CLEVELAND, Ga., (TMCNews)—” How can you be a servant leader through this academic year?”

rp primary stacy hall-2Truett-McConnell College’s athletics director, Dr. Stacy Hall, asked the question at the school’s annual faculty/staff orientation, August 13.

“Leadership is influencing others, and spiritual leadership is servant leadership,” said Hall, noting that he recently read, and was drawing from the book, “Spiritual Leadership” by J. Oswald Chambers.

Quoting Jesus from Mark 10, Hall said, “… whoever wishes to become great among you shall be your servant; and whoever wishes to be first among you shall be slave of all.”

TMC personnel must “put more into life than we take out,” he said, “because we all are spiritual leaders with opportunities to serve others, especially our students. God has entrusted us to create a new generation of servant leaders. The spirit of the welfare state does not produce leaders. ”

Hall cautioned that students “watch our actions and listen to our speech. They are watching
no matter what our roles, and our actions speak loudly. We must be model Christian leaders,” he advised.

Citing 1 Cor. 9.24-25, Hall said the passage is his “favorite, and I am very passionate about it. ‘Do you not know that in a race, all the runners run, but only one gets the prize? Run in such a way as to get the prize. Everyone who competes in the games goes into strict training. They do it to get a crown that will not last, but we do it to get a crown that will last forever.'”

“I take that verse to heart,” Hall said. “The point is not to hoist a trophy that will fade or break, or end up in a glass showcase” but to use “God given talents and abilities to maximize and develop strengths and achieve goals — not for personal gain, but to please God.”

Successfully running the race requires more than “showing up,” Hall said. “Simply showing up does not honor God. That is not what he called us to do or created us to do. God has called us to win, to push each other, to hold each other accountable.”

Hall quoted Sanders’ book to emphasize the cost of running the way God intends: “Fatigue is the price of leadership. Mediocrity is the result of never getting tired.”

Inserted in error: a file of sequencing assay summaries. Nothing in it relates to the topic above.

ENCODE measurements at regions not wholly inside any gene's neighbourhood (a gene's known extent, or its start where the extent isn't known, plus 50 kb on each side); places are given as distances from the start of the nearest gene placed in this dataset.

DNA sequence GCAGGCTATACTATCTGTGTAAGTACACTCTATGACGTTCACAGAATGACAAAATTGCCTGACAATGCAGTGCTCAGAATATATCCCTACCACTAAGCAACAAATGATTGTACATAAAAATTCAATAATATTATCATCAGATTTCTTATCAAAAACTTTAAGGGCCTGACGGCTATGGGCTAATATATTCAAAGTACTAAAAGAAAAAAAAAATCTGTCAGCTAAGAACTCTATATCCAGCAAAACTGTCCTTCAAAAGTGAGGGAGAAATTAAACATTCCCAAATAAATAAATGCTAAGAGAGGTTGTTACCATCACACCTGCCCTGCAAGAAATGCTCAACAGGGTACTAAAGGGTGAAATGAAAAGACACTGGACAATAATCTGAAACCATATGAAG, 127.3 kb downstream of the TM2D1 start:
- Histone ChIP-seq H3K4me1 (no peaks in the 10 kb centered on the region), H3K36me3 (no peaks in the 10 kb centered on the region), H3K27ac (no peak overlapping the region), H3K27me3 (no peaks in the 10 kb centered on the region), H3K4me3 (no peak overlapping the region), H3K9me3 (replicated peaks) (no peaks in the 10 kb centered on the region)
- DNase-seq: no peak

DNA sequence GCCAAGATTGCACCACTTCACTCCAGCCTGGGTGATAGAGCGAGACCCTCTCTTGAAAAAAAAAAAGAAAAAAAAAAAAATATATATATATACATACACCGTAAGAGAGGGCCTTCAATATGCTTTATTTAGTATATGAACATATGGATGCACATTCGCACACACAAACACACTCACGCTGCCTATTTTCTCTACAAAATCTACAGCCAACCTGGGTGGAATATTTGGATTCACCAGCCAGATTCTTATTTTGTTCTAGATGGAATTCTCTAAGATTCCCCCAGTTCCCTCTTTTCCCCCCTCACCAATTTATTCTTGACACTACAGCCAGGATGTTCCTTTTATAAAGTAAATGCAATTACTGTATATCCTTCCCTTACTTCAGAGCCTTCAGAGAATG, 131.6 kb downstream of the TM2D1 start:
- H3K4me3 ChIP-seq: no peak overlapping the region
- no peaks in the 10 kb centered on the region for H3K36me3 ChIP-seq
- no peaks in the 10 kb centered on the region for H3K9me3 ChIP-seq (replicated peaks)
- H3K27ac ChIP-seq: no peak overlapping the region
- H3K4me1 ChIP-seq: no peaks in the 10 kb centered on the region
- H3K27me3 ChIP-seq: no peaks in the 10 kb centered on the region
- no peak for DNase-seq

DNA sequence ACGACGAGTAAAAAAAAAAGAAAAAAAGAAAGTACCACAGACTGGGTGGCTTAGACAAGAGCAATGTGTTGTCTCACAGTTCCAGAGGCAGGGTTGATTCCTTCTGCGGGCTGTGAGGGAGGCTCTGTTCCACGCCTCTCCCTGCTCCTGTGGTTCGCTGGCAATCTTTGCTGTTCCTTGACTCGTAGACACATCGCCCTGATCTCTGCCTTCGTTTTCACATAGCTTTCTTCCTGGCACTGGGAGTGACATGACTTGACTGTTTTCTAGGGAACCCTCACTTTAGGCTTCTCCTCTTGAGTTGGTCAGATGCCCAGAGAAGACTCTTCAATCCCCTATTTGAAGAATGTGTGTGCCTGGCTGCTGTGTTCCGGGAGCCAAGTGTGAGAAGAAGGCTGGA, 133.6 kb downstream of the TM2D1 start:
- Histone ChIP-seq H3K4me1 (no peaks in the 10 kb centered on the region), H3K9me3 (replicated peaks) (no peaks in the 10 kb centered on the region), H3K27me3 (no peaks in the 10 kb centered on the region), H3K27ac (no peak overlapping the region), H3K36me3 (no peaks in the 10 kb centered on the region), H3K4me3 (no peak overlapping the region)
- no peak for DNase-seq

“I want to talk about winning championships,” Hall continued. “I’m not just talking about athletic performance, but about winning championships in life.”

Hall dipped into his athletic director’s philosophy and convictions to say, “We want to lead and serve our students so they can be enabled to win championships in discipleship, championships in academics, championships in serving others, and championships in athletic performance.”

To this end, Hall said all TMC coaches would soon receive training in spiritual leadership from the Fellowship of Christian Athletes.

Hall read Matthew 28.19-20: “Go therefore and make disciples of all the nations, baptizing them in the name of the Father and the Son and the Holy Spirit, teaching them to observe all that I commanded you; and lo, I am with you always, even to the end of the age”

“The Great Commission is our race,” he said. “We know that, but do we live each day with a sense of urgency, passion and vigor? We need this attitude in our jobs so we can run the race to win, and not only to participate.”

Noting the apostle Paul said (2 Tim. 4.6-8) he had run the race, fought the good fight and was poured out like a drink offering, Hall said, “My prayer for you this morning is that you fight the good fight, and run the race, while holding each other accountable.”

“I encourage you to inspire our young people in this; let’s inspire them to greatness,” he said.

“What does success look like for your department? Hall asked. “Get on your knees and find out.”


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